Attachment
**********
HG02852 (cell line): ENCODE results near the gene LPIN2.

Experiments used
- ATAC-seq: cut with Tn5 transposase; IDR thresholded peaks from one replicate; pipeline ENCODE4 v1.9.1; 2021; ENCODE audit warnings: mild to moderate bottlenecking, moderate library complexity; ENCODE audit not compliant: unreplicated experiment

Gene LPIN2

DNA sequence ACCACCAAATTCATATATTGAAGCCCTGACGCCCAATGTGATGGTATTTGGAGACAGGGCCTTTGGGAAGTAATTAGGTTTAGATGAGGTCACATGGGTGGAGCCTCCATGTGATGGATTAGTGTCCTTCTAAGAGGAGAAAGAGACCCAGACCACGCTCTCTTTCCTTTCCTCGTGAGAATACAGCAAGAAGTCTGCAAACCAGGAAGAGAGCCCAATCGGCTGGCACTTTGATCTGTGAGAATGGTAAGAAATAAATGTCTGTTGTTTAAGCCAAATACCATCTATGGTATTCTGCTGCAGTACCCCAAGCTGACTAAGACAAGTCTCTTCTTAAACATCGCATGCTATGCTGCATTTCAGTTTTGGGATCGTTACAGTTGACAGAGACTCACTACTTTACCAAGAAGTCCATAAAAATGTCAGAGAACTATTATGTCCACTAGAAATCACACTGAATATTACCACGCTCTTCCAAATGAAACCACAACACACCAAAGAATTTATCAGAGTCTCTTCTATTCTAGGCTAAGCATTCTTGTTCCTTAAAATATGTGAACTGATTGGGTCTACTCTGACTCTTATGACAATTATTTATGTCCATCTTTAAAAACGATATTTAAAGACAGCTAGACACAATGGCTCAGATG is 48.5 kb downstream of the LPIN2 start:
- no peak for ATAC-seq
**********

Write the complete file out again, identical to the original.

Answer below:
HG02852 (cell line): ENCODE results near the gene LPIN2.

Experiments used
- ATAC-seq: cut with Tn5 transposase; IDR thresholded peaks from one replicate; pipeline ENCODE4 v1.9.1; 2021; ENCODE audit warnings: mild to moderate bottlenecking, moderate library complexity; ENCODE audit not compliant: unreplicated experiment

Gene LPIN2

DNA sequence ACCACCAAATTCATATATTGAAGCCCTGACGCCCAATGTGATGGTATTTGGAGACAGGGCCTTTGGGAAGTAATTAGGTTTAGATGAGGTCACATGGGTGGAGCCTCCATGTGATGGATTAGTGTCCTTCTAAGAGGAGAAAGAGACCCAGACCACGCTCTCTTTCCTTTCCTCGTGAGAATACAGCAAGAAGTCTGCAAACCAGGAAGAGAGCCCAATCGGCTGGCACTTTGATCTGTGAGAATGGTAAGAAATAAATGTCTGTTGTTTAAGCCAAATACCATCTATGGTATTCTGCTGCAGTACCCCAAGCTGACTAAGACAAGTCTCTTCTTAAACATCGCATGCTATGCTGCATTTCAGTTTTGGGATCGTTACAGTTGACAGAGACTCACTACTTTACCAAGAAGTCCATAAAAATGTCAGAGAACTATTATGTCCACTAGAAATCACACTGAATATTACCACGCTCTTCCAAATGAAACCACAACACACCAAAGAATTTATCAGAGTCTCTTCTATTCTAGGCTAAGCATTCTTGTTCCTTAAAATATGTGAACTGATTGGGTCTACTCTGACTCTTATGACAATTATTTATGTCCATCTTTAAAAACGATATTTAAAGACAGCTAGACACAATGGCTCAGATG is 48.5 kb downstream of the LPIN2 start:
- no peak for ATAC-seq